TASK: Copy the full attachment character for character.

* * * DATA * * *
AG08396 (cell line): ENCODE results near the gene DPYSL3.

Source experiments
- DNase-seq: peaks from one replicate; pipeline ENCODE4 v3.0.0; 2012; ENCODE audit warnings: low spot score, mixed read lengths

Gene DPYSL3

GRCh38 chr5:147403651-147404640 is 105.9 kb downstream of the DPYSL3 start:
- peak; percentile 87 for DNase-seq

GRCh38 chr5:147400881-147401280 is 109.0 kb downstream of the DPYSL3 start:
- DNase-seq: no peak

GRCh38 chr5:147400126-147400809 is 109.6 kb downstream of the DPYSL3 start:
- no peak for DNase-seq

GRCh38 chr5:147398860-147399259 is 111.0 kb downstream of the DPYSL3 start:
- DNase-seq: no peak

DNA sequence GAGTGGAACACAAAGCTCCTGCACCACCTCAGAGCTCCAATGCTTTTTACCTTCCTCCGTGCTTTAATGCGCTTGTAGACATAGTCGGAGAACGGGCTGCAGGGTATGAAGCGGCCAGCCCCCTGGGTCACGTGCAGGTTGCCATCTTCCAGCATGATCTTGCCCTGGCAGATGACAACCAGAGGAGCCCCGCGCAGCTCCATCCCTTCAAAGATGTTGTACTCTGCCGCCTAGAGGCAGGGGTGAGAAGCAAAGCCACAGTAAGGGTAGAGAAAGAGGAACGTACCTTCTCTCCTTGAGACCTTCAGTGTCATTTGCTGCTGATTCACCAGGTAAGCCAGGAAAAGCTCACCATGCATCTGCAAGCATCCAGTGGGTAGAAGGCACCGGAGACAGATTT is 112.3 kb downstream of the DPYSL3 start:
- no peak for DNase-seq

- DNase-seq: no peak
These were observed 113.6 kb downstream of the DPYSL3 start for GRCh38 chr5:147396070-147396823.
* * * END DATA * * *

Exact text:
AG08396 (cell line): ENCODE results near the gene DPYSL3.

Source experiments
- DNase-seq: peaks from one replicate; pipeline ENCODE4 v3.0.0; 2012; ENCODE audit warnings: low spot score, mixed read lengths

Gene DPYSL3

GRCh38 chr5:147403651-147404640 is 105.9 kb downstream of the DPYSL3 start:
- peak; percentile 87 for DNase-seq

GRCh38 chr5:147400881-147401280 is 109.0 kb downstream of the DPYSL3 start:
- DNase-seq: no peak

GRCh38 chr5:147400126-147400809 is 109.6 kb downstream of the DPYSL3 start:
- no peak for DNase-seq

GRCh38 chr5:147398860-147399259 is 111.0 kb downstream of the DPYSL3 start:
- DNase-seq: no peak

DNA sequence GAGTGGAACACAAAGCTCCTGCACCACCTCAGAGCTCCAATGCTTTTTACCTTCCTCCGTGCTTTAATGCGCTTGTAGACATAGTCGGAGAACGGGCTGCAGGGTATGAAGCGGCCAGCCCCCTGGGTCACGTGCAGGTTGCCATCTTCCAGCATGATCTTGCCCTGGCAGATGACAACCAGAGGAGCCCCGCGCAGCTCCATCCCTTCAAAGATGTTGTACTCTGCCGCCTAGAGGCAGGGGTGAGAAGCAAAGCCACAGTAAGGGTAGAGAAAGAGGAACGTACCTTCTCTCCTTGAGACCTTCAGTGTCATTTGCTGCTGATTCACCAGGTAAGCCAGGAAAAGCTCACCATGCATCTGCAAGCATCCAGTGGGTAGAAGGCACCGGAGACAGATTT is 112.3 kb downstream of the DPYSL3 start:
- no peak for DNase-seq

- DNase-seq: no peak
These were observed 113.6 kb downstream of the DPYSL3 start for GRCh38 chr5:147396070-147396823.